COLUMBUS -- A federal judge has postponed the next two scheduled Ohio executions, citing a change in lethal injection procedures adopted by state prison officials last month.
In a short statement filed in U.S. District Court for the Southern District of Ohio, Eastern Division, Judge Gregory L. Frost ordered the stay in executions until Aug. 15.
Ronald Phillips was slated to receive his lethal injection on July 2 after receiving a temporary stay from Gov. John Kasich last year to determine whether he could donate organs to ailing family members. Phillips was sentenced to death for the 1993 rape and murder a 3-year-old girl in Akron.
Frost's decision also affects William Montgomery, who was scheduled to be executed on Aug. 6 for the murder of two Toledo women in 1986.
Gov. John Kasich quickly issued reprieves for both Phillips and Montgomery, setting new execution dates of Sept. 18 and Feb. 11, 2015, respectively.
Pending further delays, Phillips still would be the next inmate scheduled for execution, followed by Raymond Tibbetts, who murdered his wife and another man in Cincinnati in 1997. The latter is facing a lethal injection in October. Eight other executions are scheduled in Ohio through early 2016.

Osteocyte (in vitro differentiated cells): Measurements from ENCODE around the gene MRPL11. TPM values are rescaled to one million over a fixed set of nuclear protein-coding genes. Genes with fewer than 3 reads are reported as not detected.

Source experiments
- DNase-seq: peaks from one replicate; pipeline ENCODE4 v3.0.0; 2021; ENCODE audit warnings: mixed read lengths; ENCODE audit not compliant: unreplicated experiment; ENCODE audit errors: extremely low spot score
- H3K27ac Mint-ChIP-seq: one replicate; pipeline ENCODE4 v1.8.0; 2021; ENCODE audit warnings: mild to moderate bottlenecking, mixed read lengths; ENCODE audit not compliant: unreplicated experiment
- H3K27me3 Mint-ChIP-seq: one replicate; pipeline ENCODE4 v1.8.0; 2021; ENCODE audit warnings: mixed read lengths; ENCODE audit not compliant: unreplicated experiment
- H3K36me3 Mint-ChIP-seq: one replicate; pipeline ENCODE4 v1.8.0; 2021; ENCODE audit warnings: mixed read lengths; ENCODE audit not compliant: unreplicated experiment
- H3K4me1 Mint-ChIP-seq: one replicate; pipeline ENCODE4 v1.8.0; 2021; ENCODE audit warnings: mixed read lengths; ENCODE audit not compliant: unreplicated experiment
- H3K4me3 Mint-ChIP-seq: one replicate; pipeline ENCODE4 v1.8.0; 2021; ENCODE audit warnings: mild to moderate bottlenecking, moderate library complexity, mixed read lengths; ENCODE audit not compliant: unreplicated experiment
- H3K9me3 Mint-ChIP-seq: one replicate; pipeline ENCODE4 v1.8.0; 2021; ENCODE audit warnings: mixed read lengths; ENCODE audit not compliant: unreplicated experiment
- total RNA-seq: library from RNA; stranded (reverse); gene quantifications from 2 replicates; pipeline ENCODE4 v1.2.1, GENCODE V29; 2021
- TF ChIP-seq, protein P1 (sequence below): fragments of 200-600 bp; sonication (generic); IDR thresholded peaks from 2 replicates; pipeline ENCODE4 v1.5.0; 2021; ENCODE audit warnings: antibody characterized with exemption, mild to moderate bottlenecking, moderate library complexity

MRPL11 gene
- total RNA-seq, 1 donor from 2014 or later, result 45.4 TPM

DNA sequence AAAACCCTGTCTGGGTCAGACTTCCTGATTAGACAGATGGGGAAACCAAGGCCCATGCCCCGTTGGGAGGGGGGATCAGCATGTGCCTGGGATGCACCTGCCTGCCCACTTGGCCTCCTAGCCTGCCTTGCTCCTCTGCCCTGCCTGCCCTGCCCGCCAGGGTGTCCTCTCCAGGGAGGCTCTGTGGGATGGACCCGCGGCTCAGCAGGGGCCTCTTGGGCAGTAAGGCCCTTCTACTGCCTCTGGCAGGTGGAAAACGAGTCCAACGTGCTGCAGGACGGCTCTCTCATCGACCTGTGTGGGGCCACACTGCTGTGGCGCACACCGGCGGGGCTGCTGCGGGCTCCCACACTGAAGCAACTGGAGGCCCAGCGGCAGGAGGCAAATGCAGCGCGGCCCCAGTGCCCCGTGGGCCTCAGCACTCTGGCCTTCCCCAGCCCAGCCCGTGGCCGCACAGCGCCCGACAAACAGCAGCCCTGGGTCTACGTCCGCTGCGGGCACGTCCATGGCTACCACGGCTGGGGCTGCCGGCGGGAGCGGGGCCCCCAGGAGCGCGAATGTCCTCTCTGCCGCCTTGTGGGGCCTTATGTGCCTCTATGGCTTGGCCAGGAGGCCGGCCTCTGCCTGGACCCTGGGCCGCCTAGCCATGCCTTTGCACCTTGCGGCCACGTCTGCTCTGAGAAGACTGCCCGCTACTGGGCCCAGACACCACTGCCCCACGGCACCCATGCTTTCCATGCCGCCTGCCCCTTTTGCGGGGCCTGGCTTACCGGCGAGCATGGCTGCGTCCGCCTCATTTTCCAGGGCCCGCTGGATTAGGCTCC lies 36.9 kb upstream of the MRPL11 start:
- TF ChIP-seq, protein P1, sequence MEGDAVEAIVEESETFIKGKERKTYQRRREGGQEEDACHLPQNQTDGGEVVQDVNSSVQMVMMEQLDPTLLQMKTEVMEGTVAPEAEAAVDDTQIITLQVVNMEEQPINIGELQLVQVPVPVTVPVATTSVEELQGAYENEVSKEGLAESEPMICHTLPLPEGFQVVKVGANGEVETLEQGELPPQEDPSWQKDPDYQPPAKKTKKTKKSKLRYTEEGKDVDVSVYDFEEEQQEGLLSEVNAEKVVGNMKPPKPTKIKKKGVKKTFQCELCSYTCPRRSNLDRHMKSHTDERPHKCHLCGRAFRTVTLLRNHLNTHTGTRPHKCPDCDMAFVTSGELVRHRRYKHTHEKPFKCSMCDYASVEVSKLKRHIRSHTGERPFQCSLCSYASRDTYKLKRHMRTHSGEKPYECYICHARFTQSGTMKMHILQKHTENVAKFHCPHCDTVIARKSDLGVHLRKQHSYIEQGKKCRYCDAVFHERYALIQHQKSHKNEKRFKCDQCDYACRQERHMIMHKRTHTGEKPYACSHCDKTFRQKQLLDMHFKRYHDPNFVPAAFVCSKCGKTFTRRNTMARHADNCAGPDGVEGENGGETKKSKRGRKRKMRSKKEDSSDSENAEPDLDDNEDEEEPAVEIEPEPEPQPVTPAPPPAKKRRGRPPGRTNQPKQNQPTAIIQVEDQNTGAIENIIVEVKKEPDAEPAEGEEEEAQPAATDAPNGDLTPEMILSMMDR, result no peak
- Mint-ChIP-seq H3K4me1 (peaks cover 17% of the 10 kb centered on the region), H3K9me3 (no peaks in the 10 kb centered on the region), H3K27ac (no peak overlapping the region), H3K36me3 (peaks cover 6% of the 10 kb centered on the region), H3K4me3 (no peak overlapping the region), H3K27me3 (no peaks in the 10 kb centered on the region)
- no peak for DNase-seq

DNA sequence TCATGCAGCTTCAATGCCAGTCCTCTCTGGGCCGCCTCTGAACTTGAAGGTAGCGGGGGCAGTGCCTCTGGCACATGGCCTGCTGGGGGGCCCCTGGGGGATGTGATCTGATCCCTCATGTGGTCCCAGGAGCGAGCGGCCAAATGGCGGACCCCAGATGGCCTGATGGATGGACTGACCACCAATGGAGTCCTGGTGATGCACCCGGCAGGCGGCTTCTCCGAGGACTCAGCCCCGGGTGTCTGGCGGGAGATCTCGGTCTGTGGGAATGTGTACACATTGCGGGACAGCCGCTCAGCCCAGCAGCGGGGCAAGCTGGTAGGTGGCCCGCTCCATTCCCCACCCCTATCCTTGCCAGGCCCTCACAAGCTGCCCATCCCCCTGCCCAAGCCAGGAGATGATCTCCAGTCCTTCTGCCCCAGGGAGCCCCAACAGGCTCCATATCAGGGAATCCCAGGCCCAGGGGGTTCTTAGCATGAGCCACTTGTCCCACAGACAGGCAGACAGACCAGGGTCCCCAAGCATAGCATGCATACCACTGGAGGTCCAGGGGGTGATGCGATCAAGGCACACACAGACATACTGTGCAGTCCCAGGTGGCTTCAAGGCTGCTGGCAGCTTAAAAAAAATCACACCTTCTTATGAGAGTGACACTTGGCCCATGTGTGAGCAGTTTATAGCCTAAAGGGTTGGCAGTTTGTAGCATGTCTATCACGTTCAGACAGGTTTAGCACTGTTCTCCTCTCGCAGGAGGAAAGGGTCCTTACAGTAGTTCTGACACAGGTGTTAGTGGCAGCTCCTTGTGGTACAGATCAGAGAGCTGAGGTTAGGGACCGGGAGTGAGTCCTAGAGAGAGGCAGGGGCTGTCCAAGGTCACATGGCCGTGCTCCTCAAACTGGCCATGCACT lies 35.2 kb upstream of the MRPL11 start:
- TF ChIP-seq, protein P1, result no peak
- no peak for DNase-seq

Frost is considering legal challenges to Ohio's execution methods, following the prolonged death of Dennis McGuire in January and a subsequent decision by the Department of Rehabilitation and Correction to increase the dosage of two drugs used in lethal injections.
McGuire, who received a capital sentence for the rape and murder of a pregnant Preble County woman, was the first inmate executed using a new two-drug combination. The process took about 25 minutes, and witnesses described him gasping for breath.
State prison officials who reviewed his execution said McGuire was "asleep and not conscious" and "did not experience pain, distress or air hunger" during his lethal injection.
JoEllen Smith, state prisons spokeswoman, declined comment on Frost's order, citing the pending litigation.
Asked whether an appeal of Frost's stay was in the works, Lisa Peterson Hackley, a spokeswoman for Attorney General Mike DeWine, offered, "We are prepared to follow the judge's order."